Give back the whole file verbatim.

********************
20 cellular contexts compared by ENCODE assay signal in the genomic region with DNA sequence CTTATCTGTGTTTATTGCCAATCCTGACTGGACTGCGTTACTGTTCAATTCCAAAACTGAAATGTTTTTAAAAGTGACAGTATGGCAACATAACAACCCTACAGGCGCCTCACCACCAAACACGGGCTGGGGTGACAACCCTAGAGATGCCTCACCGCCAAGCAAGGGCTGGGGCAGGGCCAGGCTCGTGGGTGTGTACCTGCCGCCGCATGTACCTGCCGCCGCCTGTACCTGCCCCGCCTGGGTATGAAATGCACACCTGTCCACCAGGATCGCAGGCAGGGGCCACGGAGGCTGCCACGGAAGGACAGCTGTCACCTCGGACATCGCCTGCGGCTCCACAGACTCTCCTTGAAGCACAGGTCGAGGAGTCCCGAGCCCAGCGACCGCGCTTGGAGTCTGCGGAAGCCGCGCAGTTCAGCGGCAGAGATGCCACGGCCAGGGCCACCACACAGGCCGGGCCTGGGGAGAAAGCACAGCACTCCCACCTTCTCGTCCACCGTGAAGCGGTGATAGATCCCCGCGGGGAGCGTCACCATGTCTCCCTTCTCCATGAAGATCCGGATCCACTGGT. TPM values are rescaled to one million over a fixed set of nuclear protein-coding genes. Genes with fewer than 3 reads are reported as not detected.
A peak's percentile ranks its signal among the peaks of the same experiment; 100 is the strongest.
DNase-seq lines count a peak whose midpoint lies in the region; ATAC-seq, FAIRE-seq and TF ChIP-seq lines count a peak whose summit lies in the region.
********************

20 cellular contexts compared by ENCODE assay signal in the genomic region with DNA sequence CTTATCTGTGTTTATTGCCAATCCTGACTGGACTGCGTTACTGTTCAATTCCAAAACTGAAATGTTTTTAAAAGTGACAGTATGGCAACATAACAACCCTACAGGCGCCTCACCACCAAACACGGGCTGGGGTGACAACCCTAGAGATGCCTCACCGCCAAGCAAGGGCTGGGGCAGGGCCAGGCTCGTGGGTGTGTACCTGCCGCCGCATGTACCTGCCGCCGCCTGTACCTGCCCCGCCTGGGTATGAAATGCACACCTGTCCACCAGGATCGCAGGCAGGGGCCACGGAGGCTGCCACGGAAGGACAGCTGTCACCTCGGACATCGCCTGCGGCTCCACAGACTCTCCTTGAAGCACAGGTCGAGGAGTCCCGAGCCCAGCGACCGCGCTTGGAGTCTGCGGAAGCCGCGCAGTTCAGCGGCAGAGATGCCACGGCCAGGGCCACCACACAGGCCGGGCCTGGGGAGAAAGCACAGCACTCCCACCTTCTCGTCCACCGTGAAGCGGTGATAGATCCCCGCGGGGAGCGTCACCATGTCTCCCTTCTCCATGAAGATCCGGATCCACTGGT. TPM values are rescaled to one million over a fixed set of nuclear protein-coding genes. Genes with fewer than 3 reads are reported as not detected.
A peak's percentile ranks its signal among the peaks of the same experiment; 100 is the strongest.
DNase-seq lines count a peak whose midpoint lies in the region; ATAC-seq, FAIRE-seq and TF ChIP-seq lines count a peak whose summit lies in the region.